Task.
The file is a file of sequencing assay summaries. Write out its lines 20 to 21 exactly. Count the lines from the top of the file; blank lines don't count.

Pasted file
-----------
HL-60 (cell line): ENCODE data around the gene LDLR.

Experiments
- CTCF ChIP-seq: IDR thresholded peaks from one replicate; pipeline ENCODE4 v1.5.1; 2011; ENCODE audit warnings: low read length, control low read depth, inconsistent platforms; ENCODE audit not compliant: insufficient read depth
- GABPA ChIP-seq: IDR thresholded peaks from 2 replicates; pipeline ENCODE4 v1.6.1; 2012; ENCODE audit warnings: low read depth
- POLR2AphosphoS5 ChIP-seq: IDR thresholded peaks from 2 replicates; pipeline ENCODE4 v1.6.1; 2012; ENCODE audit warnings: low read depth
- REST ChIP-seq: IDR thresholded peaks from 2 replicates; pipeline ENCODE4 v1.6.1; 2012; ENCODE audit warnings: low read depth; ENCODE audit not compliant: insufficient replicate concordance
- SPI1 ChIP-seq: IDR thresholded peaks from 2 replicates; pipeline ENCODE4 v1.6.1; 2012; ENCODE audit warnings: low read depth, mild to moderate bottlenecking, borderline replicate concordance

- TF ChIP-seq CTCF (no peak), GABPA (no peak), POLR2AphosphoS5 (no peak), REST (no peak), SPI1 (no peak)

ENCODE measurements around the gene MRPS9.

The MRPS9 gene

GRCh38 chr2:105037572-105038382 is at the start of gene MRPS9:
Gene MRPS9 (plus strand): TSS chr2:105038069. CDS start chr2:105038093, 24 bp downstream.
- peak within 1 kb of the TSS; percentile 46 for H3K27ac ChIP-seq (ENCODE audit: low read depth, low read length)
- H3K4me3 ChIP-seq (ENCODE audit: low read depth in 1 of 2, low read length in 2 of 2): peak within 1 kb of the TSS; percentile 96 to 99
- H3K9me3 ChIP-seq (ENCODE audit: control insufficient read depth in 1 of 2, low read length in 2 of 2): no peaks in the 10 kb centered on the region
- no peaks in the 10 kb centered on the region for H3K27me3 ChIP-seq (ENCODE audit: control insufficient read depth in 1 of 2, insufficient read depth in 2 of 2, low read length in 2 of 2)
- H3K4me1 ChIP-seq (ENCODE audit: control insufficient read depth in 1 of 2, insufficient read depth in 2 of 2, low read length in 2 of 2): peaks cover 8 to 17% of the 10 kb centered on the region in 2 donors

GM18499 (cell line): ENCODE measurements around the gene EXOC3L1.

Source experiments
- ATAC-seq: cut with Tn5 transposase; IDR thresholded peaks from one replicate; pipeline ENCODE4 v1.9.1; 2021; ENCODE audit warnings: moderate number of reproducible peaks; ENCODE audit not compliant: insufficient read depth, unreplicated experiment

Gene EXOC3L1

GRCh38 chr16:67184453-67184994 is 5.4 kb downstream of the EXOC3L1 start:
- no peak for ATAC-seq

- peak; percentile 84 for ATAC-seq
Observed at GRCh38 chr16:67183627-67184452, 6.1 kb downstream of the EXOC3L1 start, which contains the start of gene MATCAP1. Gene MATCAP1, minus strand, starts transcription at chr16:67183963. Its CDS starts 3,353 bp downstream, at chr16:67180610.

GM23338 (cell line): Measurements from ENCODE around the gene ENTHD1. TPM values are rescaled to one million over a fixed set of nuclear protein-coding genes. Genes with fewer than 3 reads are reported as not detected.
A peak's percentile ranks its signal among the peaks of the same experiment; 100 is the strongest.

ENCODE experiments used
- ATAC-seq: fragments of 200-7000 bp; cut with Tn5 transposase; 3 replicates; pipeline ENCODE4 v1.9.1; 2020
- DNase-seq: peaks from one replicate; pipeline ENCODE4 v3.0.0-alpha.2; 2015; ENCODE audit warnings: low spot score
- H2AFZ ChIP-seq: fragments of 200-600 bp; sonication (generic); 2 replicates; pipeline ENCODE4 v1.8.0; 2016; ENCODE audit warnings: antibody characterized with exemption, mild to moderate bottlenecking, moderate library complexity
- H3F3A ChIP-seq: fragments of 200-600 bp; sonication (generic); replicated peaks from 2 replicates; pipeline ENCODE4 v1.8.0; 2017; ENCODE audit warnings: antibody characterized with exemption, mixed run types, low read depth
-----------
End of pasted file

- ATAC-seq: cut with Tn5 transposase; IDR thresholded peaks from one replicate; pipeline ENCODE4 v1.9.1; 2021; ENCODE audit warnings: moderate number of reproducible peaks; ENCODE audit not compliant: insufficient read depth, unreplicated experiment

Gene EXOC3L1